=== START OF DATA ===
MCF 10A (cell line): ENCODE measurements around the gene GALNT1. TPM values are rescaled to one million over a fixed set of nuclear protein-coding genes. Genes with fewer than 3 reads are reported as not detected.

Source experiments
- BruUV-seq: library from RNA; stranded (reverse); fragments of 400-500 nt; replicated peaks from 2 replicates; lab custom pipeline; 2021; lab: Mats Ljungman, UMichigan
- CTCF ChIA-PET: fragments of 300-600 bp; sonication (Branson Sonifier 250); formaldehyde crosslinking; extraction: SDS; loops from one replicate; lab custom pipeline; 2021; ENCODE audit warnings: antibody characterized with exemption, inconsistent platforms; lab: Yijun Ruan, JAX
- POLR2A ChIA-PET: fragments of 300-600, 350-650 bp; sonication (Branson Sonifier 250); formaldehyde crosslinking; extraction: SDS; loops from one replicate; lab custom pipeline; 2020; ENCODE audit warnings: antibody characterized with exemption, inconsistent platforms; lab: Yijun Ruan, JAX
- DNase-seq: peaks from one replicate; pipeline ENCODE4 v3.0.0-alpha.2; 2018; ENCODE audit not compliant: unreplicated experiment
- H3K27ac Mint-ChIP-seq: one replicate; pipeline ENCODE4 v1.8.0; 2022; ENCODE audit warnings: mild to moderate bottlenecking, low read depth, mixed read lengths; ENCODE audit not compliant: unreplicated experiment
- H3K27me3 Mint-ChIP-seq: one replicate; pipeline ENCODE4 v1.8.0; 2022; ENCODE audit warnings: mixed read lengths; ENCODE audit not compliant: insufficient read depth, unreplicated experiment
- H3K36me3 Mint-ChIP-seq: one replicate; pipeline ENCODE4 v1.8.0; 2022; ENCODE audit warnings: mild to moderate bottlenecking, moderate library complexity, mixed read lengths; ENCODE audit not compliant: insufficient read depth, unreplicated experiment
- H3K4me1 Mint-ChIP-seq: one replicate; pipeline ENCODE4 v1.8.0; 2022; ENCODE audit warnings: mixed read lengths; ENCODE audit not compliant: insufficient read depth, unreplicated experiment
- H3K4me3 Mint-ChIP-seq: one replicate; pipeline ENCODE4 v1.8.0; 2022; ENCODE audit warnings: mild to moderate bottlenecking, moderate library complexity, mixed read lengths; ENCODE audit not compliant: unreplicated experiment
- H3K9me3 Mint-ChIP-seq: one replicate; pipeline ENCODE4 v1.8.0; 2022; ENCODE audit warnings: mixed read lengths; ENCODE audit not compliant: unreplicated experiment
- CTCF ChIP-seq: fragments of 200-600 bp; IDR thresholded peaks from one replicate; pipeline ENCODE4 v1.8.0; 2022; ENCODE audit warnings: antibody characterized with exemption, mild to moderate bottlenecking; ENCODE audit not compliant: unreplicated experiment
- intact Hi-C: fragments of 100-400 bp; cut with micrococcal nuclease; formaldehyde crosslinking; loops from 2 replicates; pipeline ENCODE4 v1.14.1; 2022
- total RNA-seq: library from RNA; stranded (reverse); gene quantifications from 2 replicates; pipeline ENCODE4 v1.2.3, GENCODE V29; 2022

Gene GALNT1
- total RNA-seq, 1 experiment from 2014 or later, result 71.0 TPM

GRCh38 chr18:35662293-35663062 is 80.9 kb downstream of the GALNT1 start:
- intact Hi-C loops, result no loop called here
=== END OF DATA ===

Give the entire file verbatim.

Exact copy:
MCF 10A (cell line): ENCODE measurements around the gene GALNT1. TPM values are rescaled to one million over a fixed set of nuclear protein-coding genes. Genes with fewer than 3 reads are reported as not detected.

Source experiments
- BruUV-seq: library from RNA; stranded (reverse); fragments of 400-500 nt; replicated peaks from 2 replicates; lab custom pipeline; 2021; lab: Mats Ljungman, UMichigan
- CTCF ChIA-PET: fragments of 300-600 bp; sonication (Branson Sonifier 250); formaldehyde crosslinking; extraction: SDS; loops from one replicate; lab custom pipeline; 2021; ENCODE audit warnings: antibody characterized with exemption, inconsistent platforms; lab: Yijun Ruan, JAX
- POLR2A ChIA-PET: fragments of 300-600, 350-650 bp; sonication (Branson Sonifier 250); formaldehyde crosslinking; extraction: SDS; loops from one replicate; lab custom pipeline; 2020; ENCODE audit warnings: antibody characterized with exemption, inconsistent platforms; lab: Yijun Ruan, JAX
- DNase-seq: peaks from one replicate; pipeline ENCODE4 v3.0.0-alpha.2; 2018; ENCODE audit not compliant: unreplicated experiment
- H3K27ac Mint-ChIP-seq: one replicate; pipeline ENCODE4 v1.8.0; 2022; ENCODE audit warnings: mild to moderate bottlenecking, low read depth, mixed read lengths; ENCODE audit not compliant: unreplicated experiment
- H3K27me3 Mint-ChIP-seq: one replicate; pipeline ENCODE4 v1.8.0; 2022; ENCODE audit warnings: mixed read lengths; ENCODE audit not compliant: insufficient read depth, unreplicated experiment
- H3K36me3 Mint-ChIP-seq: one replicate; pipeline ENCODE4 v1.8.0; 2022; ENCODE audit warnings: mild to moderate bottlenecking, moderate library complexity, mixed read lengths; ENCODE audit not compliant: insufficient read depth, unreplicated experiment
- H3K4me1 Mint-ChIP-seq: one replicate; pipeline ENCODE4 v1.8.0; 2022; ENCODE audit warnings: mixed read lengths; ENCODE audit not compliant: insufficient read depth, unreplicated experiment
- H3K4me3 Mint-ChIP-seq: one replicate; pipeline ENCODE4 v1.8.0; 2022; ENCODE audit warnings: mild to moderate bottlenecking, moderate library complexity, mixed read lengths; ENCODE audit not compliant: unreplicated experiment
- H3K9me3 Mint-ChIP-seq: one replicate; pipeline ENCODE4 v1.8.0; 2022; ENCODE audit warnings: mixed read lengths; ENCODE audit not compliant: unreplicated experiment
- CTCF ChIP-seq: fragments of 200-600 bp; IDR thresholded peaks from one replicate; pipeline ENCODE4 v1.8.0; 2022; ENCODE audit warnings: antibody characterized with exemption, mild to moderate bottlenecking; ENCODE audit not compliant: unreplicated experiment
- intact Hi-C: fragments of 100-400 bp; cut with micrococcal nuclease; formaldehyde crosslinking; loops from 2 replicates; pipeline ENCODE4 v1.14.1; 2022
- total RNA-seq: library from RNA; stranded (reverse); gene quantifications from 2 replicates; pipeline ENCODE4 v1.2.3, GENCODE V29; 2022

Gene GALNT1
- total RNA-seq, 1 experiment from 2014 or later, result 71.0 TPM

GRCh38 chr18:35662293-35663062 is 80.9 kb downstream of the GALNT1 start:
- intact Hi-C loops, result no loop called here